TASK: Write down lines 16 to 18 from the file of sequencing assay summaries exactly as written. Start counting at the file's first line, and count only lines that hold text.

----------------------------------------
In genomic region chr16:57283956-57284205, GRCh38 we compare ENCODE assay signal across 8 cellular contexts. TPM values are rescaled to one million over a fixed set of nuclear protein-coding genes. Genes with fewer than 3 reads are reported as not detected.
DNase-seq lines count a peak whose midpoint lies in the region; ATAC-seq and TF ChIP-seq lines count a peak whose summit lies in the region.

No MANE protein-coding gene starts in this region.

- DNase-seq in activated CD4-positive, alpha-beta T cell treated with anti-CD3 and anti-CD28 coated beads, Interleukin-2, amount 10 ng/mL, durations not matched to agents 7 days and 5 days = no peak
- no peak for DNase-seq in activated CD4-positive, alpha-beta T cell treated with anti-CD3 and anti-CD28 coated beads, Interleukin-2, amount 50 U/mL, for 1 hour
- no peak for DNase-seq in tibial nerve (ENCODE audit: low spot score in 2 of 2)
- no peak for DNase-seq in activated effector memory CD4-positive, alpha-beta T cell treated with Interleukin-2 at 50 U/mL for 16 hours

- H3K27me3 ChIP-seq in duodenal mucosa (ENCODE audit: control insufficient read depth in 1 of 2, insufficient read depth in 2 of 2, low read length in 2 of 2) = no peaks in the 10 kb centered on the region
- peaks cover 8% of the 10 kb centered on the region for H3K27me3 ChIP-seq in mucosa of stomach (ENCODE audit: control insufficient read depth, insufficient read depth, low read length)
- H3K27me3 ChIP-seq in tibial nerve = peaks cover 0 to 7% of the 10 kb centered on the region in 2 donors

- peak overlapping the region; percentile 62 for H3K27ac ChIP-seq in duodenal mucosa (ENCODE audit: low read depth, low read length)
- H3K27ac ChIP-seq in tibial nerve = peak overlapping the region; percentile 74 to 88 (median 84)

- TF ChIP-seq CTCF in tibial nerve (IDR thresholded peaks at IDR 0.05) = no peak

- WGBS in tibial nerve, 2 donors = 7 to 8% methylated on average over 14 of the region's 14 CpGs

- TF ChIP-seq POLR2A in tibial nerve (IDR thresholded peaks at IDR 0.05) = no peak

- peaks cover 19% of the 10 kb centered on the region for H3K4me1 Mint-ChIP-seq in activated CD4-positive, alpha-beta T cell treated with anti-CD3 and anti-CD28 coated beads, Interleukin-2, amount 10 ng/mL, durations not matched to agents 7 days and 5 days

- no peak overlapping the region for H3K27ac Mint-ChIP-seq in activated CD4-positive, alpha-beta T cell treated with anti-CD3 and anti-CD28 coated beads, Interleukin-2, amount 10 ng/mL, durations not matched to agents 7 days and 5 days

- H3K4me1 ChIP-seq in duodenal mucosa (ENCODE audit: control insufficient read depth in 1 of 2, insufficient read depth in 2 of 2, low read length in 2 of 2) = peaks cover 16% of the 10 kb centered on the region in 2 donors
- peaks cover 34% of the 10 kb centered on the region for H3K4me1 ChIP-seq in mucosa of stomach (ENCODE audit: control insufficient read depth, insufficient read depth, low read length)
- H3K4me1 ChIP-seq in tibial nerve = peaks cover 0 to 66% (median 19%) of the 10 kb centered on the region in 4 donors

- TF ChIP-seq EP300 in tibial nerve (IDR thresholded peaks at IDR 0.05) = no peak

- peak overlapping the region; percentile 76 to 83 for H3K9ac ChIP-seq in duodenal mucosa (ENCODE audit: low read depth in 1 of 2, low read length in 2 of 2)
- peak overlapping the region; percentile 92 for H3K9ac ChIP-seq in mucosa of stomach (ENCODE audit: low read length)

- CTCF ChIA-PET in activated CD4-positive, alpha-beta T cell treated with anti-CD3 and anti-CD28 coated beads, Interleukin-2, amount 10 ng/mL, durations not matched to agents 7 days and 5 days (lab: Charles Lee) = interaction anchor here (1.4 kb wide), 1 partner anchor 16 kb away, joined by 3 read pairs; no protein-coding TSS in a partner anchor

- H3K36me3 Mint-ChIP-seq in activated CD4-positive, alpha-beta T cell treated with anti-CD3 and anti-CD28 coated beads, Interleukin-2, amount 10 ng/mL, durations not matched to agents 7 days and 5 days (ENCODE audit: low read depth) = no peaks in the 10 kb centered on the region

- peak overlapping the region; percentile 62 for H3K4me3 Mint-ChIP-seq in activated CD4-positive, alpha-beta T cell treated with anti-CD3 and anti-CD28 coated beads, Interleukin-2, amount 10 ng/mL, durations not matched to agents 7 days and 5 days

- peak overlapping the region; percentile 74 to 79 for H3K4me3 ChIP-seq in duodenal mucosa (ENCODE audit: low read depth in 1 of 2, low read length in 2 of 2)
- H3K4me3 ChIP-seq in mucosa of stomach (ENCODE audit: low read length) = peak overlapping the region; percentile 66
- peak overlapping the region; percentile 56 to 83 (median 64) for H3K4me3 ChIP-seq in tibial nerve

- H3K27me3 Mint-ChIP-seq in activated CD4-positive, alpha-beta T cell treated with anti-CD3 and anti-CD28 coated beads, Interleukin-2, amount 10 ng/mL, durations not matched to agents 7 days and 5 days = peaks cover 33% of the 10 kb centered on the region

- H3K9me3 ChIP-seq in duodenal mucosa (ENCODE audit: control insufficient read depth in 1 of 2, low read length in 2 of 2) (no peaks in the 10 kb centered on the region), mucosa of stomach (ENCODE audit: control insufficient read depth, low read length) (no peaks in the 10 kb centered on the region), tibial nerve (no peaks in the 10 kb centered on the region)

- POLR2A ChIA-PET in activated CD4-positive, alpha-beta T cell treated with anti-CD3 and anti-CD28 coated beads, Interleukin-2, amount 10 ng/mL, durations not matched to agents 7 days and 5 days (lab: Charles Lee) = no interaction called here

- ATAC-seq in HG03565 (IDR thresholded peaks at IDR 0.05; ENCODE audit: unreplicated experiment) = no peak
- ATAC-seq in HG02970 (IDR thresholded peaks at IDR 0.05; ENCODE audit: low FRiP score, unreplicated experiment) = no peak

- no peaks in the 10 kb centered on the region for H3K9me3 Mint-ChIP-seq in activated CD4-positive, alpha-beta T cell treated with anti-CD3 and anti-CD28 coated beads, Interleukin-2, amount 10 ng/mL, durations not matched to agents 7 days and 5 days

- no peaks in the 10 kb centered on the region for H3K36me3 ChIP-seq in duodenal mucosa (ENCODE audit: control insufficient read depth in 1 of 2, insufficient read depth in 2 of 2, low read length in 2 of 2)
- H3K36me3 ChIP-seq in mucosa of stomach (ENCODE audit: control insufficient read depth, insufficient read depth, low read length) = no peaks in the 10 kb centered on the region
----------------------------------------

- peaks cover 19% of the 10 kb centered on the region for H3K4me1 Mint-ChIP-seq in activated CD4-positive, alpha-beta T cell treated with anti-CD3 and anti-CD28 coated beads, Interleukin-2, amount 10 ng/mL, durations not matched to agents 7 days and 5 days

- no peak overlapping the region for H3K27ac Mint-ChIP-seq in activated CD4-positive, alpha-beta T cell treated with anti-CD3 and anti-CD28 coated beads, Interleukin-2, amount 10 ng/mL, durations not matched to agents 7 days and 5 days

- H3K4me1 ChIP-seq in duodenal mucosa (ENCODE audit: control insufficient read depth in 1 of 2, insufficient read depth in 2 of 2, low read length in 2 of 2) = peaks cover 16% of the 10 kb centered on the region in 2 donors